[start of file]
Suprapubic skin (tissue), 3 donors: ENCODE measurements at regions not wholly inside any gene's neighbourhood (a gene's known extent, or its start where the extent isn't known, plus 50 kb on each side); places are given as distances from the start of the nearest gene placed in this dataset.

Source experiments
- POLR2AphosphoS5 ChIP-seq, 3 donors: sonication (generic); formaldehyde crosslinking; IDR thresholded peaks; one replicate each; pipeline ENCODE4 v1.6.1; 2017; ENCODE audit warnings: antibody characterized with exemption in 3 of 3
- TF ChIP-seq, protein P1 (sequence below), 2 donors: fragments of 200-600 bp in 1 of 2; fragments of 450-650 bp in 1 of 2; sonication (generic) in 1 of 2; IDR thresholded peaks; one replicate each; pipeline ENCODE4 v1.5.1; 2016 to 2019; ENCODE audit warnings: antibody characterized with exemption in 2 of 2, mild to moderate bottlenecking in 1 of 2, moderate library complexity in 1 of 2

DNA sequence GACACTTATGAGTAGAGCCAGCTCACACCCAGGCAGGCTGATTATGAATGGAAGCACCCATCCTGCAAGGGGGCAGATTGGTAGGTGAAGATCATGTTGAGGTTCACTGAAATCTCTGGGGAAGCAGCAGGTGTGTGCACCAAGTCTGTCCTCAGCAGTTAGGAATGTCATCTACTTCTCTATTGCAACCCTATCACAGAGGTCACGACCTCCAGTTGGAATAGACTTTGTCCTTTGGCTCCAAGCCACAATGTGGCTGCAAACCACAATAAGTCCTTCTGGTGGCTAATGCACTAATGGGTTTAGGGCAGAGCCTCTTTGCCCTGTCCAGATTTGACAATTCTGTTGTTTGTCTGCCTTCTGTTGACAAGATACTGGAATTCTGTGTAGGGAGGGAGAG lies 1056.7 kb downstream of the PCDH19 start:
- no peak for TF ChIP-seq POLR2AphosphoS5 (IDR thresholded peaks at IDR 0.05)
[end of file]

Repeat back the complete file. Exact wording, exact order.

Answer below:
Suprapubic skin (tissue), 3 donors: ENCODE measurements at regions not wholly inside any gene's neighbourhood (a gene's known extent, or its start where the extent isn't known, plus 50 kb on each side); places are given as distances from the start of the nearest gene placed in this dataset.

Source experiments
- POLR2AphosphoS5 ChIP-seq, 3 donors: sonication (generic); formaldehyde crosslinking; IDR thresholded peaks; one replicate each; pipeline ENCODE4 v1.6.1; 2017; ENCODE audit warnings: antibody characterized with exemption in 3 of 3
- TF ChIP-seq, protein P1 (sequence below), 2 donors: fragments of 200-600 bp in 1 of 2; fragments of 450-650 bp in 1 of 2; sonication (generic) in 1 of 2; IDR thresholded peaks; one replicate each; pipeline ENCODE4 v1.5.1; 2016 to 2019; ENCODE audit warnings: antibody characterized with exemption in 2 of 2, mild to moderate bottlenecking in 1 of 2, moderate library complexity in 1 of 2

DNA sequence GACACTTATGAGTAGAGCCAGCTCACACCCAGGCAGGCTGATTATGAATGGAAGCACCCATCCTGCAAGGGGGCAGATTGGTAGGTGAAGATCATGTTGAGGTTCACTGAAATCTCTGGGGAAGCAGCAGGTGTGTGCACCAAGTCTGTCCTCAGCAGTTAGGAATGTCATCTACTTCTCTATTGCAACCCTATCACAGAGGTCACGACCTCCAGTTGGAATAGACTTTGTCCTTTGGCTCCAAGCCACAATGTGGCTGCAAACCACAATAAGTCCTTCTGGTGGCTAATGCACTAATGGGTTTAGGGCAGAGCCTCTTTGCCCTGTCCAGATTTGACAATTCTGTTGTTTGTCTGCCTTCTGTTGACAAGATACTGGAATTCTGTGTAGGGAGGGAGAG lies 1056.7 kb downstream of the PCDH19 start:
- no peak for TF ChIP-seq POLR2AphosphoS5 (IDR thresholded peaks at IDR 0.05)